"The Set-Up establishes the normal existence and expectations of your Main Character.  But not every minute and action and person in every typical day! Just the specific values and relationships necessary to give meaning to the upcoming Unexpected Change." — DMA Anderson

If you save the Set Up for last, you will find yourself facing a wide world of possibilities again, but this time, they come with a clear, filtering purpose: prepping your protagonist and the reader for the ride ahead. And this time, it's based on establishing your character to center your story in their change, rather than establishing the physical environment to center your reader in the location. Stop trying to prepare your reader for the entire story, and switch to preparing your reader solely for the Unexpected Change. What do they need to know in order to understand and care when the Main Character says no? That's what makes them want to know how you're going to organically force your protag reluctantly into that journey anyway. (And not because someone is going to die and grant them an inheritance if they say yes. Remove that beat!)

Stop trying to prepare your reader for the entire story, and switch to preparing your reader solely for the Unexpected Change. What do they need to know in order to understand and care when the Main Character says no?

Of course, there's a third possibility as you face that blank screen: you've done all your foundational work, you know exactly how you want to kick off the story, and you're ready — and prepared! — to begin. Still wait. Let your characters have their day and their say and their way with what will soon become their words. You may end up using the same Set Up at the end; you may come up with several more. But you'll have all the insights you need to make an impactful choice that draws a delightful, indelible line from Fade In to Fade Out.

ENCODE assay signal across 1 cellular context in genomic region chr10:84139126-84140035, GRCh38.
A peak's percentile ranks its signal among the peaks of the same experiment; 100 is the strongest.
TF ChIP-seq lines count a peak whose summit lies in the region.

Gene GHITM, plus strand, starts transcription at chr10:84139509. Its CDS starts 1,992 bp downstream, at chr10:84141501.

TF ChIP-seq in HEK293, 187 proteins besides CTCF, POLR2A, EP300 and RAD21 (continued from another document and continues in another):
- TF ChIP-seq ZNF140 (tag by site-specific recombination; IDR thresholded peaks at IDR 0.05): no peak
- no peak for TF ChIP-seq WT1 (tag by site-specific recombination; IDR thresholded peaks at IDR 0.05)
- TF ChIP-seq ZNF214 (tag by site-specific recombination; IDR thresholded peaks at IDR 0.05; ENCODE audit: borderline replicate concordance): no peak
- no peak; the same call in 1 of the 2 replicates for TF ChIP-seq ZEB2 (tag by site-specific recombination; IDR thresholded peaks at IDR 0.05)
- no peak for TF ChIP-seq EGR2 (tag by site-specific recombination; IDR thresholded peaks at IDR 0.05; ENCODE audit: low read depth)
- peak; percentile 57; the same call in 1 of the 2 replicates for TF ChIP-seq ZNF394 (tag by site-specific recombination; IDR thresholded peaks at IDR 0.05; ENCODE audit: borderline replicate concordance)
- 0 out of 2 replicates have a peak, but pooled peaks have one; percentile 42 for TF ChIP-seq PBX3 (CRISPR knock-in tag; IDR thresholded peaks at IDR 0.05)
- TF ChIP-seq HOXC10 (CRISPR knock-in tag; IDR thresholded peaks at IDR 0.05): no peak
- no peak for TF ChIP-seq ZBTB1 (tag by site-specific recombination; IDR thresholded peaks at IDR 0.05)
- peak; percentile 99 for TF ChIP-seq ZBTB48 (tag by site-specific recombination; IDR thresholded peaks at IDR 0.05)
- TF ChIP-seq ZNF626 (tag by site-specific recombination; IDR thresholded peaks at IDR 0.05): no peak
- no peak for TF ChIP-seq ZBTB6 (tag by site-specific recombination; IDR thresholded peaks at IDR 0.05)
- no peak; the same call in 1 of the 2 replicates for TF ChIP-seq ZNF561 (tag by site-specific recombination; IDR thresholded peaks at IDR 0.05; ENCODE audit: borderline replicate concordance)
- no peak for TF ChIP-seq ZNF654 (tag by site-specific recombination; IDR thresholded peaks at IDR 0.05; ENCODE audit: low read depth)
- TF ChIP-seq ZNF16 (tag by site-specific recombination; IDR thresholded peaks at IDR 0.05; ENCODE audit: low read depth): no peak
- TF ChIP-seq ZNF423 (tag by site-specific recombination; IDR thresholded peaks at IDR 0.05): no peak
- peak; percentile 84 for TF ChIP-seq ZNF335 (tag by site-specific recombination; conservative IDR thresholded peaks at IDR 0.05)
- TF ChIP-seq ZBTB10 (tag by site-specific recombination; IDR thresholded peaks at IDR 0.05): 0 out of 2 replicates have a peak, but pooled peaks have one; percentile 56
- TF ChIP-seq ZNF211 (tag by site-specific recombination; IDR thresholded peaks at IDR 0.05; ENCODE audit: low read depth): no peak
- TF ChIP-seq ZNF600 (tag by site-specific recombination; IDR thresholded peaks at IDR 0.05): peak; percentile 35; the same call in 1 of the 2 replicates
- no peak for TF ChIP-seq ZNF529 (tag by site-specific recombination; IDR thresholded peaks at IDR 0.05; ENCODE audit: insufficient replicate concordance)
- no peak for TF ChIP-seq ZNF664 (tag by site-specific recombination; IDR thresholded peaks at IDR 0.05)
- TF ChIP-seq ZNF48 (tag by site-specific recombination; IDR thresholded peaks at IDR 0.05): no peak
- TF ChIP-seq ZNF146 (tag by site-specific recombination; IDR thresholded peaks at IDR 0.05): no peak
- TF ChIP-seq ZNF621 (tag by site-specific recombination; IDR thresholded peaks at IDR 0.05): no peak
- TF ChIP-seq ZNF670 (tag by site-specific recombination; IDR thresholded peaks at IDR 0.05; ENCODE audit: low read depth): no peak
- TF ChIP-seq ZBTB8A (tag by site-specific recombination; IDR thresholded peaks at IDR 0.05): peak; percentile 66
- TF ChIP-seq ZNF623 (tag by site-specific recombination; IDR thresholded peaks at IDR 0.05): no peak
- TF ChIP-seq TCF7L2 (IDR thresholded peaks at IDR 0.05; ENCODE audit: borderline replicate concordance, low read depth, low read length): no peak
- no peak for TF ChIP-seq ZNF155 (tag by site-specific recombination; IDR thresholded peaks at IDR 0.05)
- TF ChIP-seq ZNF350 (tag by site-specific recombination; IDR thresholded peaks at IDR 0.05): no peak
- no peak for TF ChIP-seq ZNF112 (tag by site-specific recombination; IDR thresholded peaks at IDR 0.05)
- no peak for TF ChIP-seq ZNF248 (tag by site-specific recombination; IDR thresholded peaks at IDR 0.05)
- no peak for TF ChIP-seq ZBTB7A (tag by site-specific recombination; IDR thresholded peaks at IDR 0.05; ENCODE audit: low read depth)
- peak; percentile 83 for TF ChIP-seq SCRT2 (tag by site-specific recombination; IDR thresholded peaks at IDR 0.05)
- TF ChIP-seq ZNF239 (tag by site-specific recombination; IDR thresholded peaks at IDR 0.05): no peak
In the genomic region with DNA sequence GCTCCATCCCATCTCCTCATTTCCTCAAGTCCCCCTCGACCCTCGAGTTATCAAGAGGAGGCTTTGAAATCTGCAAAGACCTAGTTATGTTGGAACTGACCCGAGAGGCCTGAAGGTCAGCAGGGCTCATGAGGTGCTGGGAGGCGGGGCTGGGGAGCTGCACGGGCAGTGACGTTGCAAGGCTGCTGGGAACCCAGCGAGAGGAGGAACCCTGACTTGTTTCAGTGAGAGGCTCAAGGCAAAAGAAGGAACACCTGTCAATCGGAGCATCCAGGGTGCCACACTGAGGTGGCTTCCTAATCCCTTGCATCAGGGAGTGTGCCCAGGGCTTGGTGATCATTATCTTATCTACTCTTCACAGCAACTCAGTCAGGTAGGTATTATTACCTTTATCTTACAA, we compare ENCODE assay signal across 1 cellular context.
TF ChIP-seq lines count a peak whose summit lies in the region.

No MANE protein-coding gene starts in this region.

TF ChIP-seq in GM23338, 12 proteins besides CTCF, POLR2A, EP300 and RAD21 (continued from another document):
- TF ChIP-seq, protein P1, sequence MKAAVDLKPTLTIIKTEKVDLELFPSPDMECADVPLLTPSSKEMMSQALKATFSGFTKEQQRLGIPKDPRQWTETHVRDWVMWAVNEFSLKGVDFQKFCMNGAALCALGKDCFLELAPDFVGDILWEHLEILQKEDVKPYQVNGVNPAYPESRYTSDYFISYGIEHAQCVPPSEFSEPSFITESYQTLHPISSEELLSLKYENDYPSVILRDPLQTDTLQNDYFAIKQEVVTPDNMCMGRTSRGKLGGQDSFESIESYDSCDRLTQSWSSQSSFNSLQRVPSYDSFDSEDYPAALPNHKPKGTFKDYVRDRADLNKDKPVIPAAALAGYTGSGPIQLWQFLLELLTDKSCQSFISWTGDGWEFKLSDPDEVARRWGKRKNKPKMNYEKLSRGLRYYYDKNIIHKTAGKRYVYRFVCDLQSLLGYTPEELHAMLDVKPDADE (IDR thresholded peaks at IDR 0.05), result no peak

Now take a moment to revisit that title page. Are you suuuure that's the best name for your script?

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DMA is a veteran entertainment and tech executive and strategic consultant. She is the author of Write It, Pitch It, Sell Your Screenplay and The Show Starter Reality TV Made Simple System, both taught in media programs nationwide. DMA is a career-long member of the Producers Guild, TV Academy and American Mensa and is the founder of Korgi, digital "superboards" with the templates, training and tools you (and your team) need to succeed.